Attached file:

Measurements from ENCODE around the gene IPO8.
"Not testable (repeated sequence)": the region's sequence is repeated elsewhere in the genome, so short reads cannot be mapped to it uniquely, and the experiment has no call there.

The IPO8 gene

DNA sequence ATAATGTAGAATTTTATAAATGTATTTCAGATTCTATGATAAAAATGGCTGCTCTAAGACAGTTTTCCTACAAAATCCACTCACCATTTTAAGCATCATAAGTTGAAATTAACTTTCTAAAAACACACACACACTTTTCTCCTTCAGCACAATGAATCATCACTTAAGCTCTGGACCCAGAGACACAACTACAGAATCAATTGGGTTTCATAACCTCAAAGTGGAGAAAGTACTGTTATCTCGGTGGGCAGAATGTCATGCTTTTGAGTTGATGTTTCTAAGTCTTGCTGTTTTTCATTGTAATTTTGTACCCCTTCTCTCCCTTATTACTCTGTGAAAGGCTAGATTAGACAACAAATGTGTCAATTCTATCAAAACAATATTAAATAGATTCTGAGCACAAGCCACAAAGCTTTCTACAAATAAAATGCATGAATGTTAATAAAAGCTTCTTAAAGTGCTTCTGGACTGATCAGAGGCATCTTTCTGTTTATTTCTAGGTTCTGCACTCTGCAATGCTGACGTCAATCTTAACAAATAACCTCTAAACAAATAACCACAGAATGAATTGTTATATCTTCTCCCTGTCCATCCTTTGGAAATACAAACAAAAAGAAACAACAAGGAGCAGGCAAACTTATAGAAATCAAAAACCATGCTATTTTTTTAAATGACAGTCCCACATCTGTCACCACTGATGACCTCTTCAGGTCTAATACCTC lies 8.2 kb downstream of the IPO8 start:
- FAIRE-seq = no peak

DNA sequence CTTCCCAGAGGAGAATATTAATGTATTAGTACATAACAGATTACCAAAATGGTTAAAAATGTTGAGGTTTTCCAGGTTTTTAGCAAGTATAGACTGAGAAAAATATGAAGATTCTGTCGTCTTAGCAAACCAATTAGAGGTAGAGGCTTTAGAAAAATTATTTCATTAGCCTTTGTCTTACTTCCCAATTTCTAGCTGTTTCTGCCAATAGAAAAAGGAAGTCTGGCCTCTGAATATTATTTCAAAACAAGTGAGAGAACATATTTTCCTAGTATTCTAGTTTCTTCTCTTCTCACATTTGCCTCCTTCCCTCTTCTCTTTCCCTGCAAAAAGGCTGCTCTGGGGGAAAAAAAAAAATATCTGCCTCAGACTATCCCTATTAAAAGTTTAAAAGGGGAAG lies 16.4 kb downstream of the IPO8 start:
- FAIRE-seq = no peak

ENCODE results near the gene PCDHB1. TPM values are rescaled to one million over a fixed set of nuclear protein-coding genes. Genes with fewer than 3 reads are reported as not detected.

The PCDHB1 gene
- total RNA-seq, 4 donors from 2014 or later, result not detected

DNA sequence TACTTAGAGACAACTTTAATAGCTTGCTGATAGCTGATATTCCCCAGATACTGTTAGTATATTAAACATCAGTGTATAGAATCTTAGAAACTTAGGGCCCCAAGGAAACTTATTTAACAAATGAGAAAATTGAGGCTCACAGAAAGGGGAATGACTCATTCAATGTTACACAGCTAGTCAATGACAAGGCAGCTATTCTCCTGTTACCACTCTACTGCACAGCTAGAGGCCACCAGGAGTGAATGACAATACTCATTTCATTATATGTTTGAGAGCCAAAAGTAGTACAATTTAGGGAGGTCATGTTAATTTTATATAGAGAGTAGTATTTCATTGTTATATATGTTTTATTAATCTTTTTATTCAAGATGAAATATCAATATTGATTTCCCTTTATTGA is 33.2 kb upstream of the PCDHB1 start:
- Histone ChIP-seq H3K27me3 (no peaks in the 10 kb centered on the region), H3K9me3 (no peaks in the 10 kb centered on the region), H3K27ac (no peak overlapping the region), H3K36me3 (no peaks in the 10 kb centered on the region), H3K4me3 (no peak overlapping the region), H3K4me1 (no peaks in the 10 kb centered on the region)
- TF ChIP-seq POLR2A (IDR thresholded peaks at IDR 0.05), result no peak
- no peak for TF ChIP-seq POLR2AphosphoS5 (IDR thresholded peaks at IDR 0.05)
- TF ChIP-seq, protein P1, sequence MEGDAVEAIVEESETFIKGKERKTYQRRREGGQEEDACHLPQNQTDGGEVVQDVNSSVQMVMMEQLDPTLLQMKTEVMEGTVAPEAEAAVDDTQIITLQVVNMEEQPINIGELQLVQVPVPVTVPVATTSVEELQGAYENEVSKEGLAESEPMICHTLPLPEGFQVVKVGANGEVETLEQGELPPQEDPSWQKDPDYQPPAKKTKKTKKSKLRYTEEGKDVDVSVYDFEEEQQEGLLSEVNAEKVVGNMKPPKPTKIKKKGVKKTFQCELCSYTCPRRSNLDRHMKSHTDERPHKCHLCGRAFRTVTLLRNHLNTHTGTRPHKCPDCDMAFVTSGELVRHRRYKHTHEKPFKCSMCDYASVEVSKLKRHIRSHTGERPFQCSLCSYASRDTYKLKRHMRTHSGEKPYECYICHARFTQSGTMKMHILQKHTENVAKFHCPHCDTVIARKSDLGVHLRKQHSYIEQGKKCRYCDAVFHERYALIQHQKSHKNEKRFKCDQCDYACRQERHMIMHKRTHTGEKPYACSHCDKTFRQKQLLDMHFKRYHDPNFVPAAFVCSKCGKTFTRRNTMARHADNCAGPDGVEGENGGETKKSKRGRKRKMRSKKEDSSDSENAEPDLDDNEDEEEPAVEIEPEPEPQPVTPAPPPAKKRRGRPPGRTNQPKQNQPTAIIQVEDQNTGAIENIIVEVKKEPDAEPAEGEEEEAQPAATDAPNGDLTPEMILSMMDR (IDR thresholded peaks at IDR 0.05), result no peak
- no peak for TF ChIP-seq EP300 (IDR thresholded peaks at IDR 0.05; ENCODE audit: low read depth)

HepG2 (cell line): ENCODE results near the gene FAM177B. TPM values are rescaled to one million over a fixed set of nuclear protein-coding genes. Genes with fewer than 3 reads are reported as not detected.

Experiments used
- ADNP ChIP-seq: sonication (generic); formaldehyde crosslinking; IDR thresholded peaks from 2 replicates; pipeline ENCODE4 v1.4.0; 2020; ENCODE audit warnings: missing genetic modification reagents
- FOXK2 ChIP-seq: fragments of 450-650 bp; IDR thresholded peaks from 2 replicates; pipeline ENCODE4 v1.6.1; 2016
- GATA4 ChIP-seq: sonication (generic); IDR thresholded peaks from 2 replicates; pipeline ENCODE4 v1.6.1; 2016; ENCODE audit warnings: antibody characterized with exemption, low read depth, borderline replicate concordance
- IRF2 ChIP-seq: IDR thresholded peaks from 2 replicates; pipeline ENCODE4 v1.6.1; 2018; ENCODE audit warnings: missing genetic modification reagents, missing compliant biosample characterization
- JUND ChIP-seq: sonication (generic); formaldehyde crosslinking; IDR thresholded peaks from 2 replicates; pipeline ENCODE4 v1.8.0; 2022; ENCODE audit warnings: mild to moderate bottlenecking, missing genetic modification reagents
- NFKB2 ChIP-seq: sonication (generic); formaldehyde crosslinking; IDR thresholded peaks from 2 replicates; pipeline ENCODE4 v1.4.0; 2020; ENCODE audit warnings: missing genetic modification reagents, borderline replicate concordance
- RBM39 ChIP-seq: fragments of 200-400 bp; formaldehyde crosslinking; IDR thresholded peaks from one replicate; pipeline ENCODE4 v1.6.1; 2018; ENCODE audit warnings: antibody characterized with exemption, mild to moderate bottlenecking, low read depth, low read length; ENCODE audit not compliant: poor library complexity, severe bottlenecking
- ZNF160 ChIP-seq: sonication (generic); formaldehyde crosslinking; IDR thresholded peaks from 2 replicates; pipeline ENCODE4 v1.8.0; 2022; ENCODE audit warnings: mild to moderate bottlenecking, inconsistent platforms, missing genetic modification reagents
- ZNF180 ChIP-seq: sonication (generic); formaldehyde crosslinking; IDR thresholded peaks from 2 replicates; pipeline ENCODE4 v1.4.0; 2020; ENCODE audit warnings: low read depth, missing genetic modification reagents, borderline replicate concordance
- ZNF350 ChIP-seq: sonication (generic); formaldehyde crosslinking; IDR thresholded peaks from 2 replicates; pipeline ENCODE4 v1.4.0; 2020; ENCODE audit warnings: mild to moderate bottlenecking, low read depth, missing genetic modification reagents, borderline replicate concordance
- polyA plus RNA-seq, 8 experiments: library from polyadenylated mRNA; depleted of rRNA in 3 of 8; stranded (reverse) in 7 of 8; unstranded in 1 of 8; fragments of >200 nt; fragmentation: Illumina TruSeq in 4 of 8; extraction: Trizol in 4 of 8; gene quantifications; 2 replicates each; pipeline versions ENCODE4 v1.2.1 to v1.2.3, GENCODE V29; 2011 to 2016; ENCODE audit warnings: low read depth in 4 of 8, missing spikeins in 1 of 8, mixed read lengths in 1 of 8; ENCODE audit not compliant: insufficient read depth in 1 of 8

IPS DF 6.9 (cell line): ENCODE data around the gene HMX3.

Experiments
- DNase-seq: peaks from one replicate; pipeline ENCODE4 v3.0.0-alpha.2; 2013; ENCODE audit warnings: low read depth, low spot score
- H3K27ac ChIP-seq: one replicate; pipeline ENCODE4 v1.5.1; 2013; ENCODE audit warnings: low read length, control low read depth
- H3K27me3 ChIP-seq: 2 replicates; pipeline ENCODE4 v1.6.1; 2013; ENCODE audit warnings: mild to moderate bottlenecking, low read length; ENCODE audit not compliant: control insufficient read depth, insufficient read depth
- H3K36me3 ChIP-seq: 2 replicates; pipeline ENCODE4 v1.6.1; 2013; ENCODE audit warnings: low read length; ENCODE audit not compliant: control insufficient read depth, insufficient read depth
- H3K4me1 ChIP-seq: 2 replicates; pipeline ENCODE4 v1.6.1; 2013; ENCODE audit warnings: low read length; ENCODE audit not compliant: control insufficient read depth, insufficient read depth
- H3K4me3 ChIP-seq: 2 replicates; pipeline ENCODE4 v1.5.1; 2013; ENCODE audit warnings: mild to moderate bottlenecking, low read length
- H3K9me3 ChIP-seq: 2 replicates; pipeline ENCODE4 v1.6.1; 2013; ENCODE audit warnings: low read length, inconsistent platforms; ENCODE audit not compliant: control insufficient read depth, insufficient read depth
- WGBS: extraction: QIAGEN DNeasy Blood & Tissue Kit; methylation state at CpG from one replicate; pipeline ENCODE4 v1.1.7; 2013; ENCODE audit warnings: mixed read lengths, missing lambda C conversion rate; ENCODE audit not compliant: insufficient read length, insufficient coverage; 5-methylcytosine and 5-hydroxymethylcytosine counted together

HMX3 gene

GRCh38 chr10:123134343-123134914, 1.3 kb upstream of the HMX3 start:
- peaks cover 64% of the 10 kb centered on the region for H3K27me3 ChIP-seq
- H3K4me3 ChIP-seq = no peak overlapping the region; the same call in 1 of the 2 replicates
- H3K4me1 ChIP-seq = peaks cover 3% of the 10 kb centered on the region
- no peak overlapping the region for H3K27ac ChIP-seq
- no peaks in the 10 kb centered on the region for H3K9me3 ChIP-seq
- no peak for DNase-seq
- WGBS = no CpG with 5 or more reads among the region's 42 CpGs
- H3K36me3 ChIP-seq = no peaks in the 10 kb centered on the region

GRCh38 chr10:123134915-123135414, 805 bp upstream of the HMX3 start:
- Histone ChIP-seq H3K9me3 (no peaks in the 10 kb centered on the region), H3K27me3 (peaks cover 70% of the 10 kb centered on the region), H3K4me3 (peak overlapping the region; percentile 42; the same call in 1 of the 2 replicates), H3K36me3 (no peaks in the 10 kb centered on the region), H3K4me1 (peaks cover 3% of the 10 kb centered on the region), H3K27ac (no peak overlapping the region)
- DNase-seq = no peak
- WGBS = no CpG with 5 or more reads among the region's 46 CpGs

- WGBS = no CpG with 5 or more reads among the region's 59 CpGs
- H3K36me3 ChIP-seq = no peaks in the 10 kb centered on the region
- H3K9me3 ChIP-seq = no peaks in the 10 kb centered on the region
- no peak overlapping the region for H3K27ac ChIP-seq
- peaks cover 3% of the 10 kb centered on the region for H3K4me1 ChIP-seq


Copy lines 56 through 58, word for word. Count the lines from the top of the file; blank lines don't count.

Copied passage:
- H3K9me3 ChIP-seq = no peaks in the 10 kb centered on the region
- no peak overlapping the region for H3K27ac ChIP-seq
- peaks cover 3% of the 10 kb centered on the region for H3K4me1 ChIP-seq